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Royal Commission examines YMCA and paedophile -

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TONY EASTLEY: The YMCA today comes under the spotlight of the Royal Commission into Institutional Responses to Child Sexual Abuse.

The inquiry will focus on the case of convicted paedophile Jonathon Lord, who was employed as a child-care worker by the YMCA in Sydney's south. Lord is serving a minimum six years in jail for abusing 12 young boys.

The commission will investigate the policies, staff recruitment, training and supervision at the YMCA, and the police response when the allegations were first raised in 2011.

Here's Emily Bourke.

EMILY BOURKE: It's an organisation that promotes the health and welfare of children and young people, and now the Royal Commission is scrutinising just how the YMCA, or the Y, protected children in its care.

Former employee Jonathan Lord was jailed earlier this year for abusing a dozen boys - either at the YMCA's childcare centres, on vacation-care excursions, or in victims' homes.

PHILLIP HARE: This has been devastating, not only for the families, but for the Y. We've never had an issue such as this. We don't cover up child sexual assault. We don't deal with it internally.

EMILY BOURKE: The CEO of YMCA New South Wales is Phillip Hare.

PHILLIP HARE: There is no doubt that Jonathan was an insidious and deceitful employee who came to our organisation. We've reviewed deeply and hardly all YMCA policies. At the time, staff thought that Jonathan was an exceptional childcare worker, as did parents, as did children.

He was the person that children wanted to go and see when they came to the service. In hindsight now, when we look at some of the things such as providing additional time with children, having favourites, that's clear grooming behaviour. And staff now recognise that that's the behaviour that is not acceptable in the YMCA and we have a zero-net tolerance to any of those breaches of policy.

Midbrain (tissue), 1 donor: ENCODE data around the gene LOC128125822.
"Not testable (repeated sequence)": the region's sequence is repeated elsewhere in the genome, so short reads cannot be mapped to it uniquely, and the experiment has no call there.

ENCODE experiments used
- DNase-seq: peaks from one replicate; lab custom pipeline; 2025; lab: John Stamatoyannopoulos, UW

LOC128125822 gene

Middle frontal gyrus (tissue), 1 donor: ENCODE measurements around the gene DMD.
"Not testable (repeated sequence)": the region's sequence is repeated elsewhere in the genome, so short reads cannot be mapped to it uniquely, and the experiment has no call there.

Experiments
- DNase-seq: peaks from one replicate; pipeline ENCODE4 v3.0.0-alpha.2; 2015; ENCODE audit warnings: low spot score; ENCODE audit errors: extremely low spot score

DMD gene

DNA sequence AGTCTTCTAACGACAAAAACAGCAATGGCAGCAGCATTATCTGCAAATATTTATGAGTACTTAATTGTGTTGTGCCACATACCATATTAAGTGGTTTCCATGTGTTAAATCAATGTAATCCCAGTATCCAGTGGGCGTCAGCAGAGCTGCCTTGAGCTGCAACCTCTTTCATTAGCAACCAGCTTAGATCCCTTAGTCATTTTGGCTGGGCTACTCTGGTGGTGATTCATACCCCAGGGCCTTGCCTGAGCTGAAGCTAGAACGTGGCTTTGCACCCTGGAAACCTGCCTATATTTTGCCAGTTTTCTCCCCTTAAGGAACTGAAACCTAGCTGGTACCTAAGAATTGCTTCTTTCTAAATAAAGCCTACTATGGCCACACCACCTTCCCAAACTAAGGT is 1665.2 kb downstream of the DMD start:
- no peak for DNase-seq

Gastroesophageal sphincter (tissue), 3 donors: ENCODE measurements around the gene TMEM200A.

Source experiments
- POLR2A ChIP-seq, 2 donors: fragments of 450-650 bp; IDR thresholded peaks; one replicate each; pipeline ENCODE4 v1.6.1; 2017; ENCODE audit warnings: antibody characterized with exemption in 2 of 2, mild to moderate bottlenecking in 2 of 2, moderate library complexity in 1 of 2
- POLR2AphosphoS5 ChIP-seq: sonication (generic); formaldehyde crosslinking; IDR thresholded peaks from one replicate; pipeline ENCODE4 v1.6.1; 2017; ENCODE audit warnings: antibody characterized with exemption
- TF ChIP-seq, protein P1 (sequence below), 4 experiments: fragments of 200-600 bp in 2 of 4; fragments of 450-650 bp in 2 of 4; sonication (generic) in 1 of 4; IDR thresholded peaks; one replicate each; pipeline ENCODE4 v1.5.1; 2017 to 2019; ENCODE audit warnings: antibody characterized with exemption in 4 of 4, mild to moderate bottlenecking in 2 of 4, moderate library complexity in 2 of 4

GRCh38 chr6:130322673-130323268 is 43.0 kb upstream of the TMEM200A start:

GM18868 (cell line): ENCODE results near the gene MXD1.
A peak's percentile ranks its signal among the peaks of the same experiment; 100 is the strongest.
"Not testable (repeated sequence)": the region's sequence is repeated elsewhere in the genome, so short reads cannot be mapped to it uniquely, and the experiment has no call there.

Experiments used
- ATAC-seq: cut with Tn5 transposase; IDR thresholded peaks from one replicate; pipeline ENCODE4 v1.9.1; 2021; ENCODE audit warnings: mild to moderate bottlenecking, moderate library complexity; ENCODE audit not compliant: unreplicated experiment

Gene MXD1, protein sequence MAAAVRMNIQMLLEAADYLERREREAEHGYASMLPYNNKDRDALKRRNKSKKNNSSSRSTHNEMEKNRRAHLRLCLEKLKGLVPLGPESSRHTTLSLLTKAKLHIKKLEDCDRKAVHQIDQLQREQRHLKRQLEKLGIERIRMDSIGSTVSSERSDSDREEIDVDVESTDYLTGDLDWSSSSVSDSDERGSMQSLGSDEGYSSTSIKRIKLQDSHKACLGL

EMILY BOURKE: The Royal Commission's CEO is Janette Dines.

JANETTE DINES: We'll be looking at how pre-employment checks are done, whether references are checked from previous employers. There will also be a focus on training of employees and also the processes of supervising employees when they're in contact with children.

EMILY BOURKE: Are there any features or characteristics of this case study that you think might be particularly disturbing or alarming?

JANETTE DINES: This case study will be disturbing because it involves a large number of young children, and it also happened quite recently.

EMILY BOURKE: And she says the public hearing will also shine a light how offenders groom their victims.

JANETTE DINES: It's quite a complex area for us to look into and something that is really important in building child-safe organisations.

EMILY BOURKE: Do you think that might cause some panic among parents who've got their kids in childcare centres or vacation care?

JANETTE DINES: I think there is certainly scope for that. Part of what will happen in the hearing is that we will bring expert evidence forward that will be really helpful to parents in just helping them to think about what sort of things should they look for, how can you manage risks.

EMILY BOURKE: Nesha O'Neil is the president of Child Care New South Wales.

NESHA O'NEIL: It's a very difficult thing though to differentiate between a genuinely caring and affectionate staff member who forms bonds with families, which is what we want, and someone who might be using those bonds maliciously.

The best thing that we can do is to follow the procedures, do working with children checks, have appropriate supervision the whole time and the supervision rules are as much for keeping staff safe as they are for keeping children safe.

EMILY BOURKE: So far, the Royal Commission has heard from 500 people in private sessions. Another 500 will be heard by the end of the year.

The inquiry has referred 40 matters to police.

TONY EASTLEY: Emily Bourke reporting.